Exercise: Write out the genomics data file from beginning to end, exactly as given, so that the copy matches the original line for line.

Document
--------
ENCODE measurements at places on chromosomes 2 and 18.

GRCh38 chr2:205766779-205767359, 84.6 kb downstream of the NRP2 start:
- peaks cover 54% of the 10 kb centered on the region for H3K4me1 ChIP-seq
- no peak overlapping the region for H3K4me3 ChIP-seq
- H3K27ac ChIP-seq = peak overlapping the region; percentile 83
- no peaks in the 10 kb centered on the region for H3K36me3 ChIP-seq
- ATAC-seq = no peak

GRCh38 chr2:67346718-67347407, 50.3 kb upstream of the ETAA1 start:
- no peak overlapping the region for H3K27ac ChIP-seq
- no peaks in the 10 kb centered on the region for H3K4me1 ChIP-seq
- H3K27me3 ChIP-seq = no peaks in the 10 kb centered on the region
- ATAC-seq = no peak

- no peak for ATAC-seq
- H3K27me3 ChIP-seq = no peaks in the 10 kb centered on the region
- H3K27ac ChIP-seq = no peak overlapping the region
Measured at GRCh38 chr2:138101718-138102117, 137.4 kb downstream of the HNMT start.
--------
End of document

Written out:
ENCODE measurements at places on chromosomes 2 and 18.

GRCh38 chr2:205766779-205767359, 84.6 kb downstream of the NRP2 start:
- peaks cover 54% of the 10 kb centered on the region for H3K4me1 ChIP-seq
- no peak overlapping the region for H3K4me3 ChIP-seq
- H3K27ac ChIP-seq = peak overlapping the region; percentile 83
- no peaks in the 10 kb centered on the region for H3K36me3 ChIP-seq
- ATAC-seq = no peak

GRCh38 chr2:67346718-67347407, 50.3 kb upstream of the ETAA1 start:
- no peak overlapping the region for H3K27ac ChIP-seq
- no peaks in the 10 kb centered on the region for H3K4me1 ChIP-seq
- H3K27me3 ChIP-seq = no peaks in the 10 kb centered on the region
- ATAC-seq = no peak

- no peak for ATAC-seq
- H3K27me3 ChIP-seq = no peaks in the 10 kb centered on the region
- H3K27ac ChIP-seq = no peak overlapping the region
Measured at GRCh38 chr2:138101718-138102117, 137.4 kb downstream of the HNMT start.